Carys came into our lives. She was born with a rare syndrome, but we counted ourselves lucky, for she was never expected to live at all. Two days later, a tangle of blood vessels began to bloom on her forehead. It was the beginnings of a birthmark, a haemangioma, and it grew with a speed and virulence which astounded me.

Day by day it expanded, turning a deep, shiny red, a sinister parasite claiming its place on my daughter’s face. The surface began to wrinkle and pucker, forming little hills and valleys, a menacing roseate island in the soft smooth sea of her forehead.

People love to look at babies, have you noticed? A brief dip into Facebook or Pinterest throws up endless rounds of cute or amusing baby pictures with associated entertaining quotes. When my two sons were babies, I received many smiles and compliments from strangers, who looked into the stroller upon my boys’ perfect faces.

That didn’t happen with Carys. Oh, they gawped eagerly enough. Sometimes, they raised their eyes to mine in shock. Mostly, they just craned their necks and stared at my little girl as if she was something they had just scraped off the bottom of their shoe.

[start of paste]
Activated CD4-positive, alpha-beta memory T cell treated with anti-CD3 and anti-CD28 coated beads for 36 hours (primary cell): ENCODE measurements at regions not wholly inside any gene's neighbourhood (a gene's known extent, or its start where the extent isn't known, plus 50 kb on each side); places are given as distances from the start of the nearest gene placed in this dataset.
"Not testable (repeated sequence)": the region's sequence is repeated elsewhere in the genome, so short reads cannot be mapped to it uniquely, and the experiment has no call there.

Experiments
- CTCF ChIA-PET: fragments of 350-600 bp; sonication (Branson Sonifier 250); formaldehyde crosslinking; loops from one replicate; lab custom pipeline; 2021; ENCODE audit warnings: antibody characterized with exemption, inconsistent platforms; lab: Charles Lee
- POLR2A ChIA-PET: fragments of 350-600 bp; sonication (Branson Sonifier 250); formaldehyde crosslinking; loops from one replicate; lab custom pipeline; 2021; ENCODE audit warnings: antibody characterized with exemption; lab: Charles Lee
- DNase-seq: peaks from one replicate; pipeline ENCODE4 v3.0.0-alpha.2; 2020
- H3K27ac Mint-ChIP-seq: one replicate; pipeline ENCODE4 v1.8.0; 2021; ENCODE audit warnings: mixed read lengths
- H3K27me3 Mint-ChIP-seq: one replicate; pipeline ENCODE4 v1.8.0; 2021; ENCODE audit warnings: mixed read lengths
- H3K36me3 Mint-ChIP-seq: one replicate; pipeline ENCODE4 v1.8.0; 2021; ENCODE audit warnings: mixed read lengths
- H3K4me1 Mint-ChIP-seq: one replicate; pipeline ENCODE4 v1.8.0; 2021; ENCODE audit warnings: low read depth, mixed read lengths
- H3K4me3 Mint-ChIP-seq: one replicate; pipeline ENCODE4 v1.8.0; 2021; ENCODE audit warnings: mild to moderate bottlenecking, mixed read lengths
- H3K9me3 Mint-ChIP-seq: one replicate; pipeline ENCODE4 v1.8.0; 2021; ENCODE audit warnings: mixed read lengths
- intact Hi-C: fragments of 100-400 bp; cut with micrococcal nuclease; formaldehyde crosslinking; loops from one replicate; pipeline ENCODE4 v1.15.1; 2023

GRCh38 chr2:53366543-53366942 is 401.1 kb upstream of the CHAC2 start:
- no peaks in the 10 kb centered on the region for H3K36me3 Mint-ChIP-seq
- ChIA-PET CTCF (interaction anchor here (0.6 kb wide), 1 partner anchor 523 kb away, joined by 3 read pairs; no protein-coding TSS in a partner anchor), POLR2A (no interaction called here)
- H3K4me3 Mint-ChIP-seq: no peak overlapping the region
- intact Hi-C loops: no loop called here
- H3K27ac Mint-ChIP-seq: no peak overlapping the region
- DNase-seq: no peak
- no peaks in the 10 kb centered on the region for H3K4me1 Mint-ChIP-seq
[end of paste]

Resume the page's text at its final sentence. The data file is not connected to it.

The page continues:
I can’t describe the pain that ripped through me. She was so innocent, had done nothing to anyone, just fought fiercely against all the odds to cling to the dirty, ragged scrap of life tossed her way.

When she was only four months old, she endured a long surgery to remove this ugly complex lump in the hope of saving her sight. With the haemangioma gone, I thought we would simply disappear into the masses, nothing worth seeing here. But I was wrong.